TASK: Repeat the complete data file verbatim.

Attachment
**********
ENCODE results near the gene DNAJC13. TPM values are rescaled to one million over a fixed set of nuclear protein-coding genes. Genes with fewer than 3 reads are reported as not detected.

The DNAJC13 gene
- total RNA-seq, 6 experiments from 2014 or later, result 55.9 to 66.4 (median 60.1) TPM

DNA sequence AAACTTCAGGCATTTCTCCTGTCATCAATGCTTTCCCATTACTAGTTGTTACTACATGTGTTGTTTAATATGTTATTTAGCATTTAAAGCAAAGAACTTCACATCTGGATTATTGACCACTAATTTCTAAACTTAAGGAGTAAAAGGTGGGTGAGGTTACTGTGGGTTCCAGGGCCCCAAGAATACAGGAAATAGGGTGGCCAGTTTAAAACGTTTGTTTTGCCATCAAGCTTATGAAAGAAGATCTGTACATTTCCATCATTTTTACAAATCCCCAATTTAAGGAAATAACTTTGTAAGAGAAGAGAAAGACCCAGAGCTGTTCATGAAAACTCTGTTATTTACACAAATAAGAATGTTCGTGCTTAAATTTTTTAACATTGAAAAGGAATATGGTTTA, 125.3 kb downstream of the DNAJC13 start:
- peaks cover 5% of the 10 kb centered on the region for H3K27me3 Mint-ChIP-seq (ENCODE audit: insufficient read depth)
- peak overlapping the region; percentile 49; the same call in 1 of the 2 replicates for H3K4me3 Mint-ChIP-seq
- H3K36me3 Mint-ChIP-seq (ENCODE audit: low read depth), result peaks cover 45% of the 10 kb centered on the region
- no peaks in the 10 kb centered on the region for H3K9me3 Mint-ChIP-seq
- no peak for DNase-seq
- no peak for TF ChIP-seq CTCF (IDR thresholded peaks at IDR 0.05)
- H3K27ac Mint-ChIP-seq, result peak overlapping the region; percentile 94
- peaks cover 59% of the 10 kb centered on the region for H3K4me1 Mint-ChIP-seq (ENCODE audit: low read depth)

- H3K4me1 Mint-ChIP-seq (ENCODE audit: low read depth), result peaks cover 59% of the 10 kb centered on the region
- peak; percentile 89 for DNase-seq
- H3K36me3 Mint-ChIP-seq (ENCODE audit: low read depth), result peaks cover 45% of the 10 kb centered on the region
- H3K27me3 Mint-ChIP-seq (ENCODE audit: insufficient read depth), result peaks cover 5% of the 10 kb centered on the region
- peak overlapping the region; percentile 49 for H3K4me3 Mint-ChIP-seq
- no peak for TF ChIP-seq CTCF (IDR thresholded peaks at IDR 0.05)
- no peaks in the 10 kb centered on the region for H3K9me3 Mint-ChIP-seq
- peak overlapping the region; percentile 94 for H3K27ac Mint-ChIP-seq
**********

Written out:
ENCODE results near the gene DNAJC13. TPM values are rescaled to one million over a fixed set of nuclear protein-coding genes. Genes with fewer than 3 reads are reported as not detected.

The DNAJC13 gene
- total RNA-seq, 6 experiments from 2014 or later, result 55.9 to 66.4 (median 60.1) TPM

DNA sequence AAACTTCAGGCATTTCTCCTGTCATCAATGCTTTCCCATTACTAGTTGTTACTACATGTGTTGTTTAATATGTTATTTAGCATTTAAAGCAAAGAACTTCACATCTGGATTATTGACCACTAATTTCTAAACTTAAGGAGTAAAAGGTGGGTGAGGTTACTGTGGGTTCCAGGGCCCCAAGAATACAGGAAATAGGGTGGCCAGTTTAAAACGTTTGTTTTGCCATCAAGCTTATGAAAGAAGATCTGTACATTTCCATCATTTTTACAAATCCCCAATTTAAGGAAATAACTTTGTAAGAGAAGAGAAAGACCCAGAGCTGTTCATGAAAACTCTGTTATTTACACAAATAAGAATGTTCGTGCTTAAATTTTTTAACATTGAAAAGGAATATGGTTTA, 125.3 kb downstream of the DNAJC13 start:
- peaks cover 5% of the 10 kb centered on the region for H3K27me3 Mint-ChIP-seq (ENCODE audit: insufficient read depth)
- peak overlapping the region; percentile 49; the same call in 1 of the 2 replicates for H3K4me3 Mint-ChIP-seq
- H3K36me3 Mint-ChIP-seq (ENCODE audit: low read depth), result peaks cover 45% of the 10 kb centered on the region
- no peaks in the 10 kb centered on the region for H3K9me3 Mint-ChIP-seq
- no peak for DNase-seq
- no peak for TF ChIP-seq CTCF (IDR thresholded peaks at IDR 0.05)
- H3K27ac Mint-ChIP-seq, result peak overlapping the region; percentile 94
- peaks cover 59% of the 10 kb centered on the region for H3K4me1 Mint-ChIP-seq (ENCODE audit: low read depth)

- H3K4me1 Mint-ChIP-seq (ENCODE audit: low read depth), result peaks cover 59% of the 10 kb centered on the region
- peak; percentile 89 for DNase-seq
- H3K36me3 Mint-ChIP-seq (ENCODE audit: low read depth), result peaks cover 45% of the 10 kb centered on the region
- H3K27me3 Mint-ChIP-seq (ENCODE audit: insufficient read depth), result peaks cover 5% of the 10 kb centered on the region
- peak overlapping the region; percentile 49 for H3K4me3 Mint-ChIP-seq
- no peak for TF ChIP-seq CTCF (IDR thresholded peaks at IDR 0.05)
- no peaks in the 10 kb centered on the region for H3K9me3 Mint-ChIP-seq
- peak overlapping the region; percentile 94 for H3K27ac Mint-ChIP-seq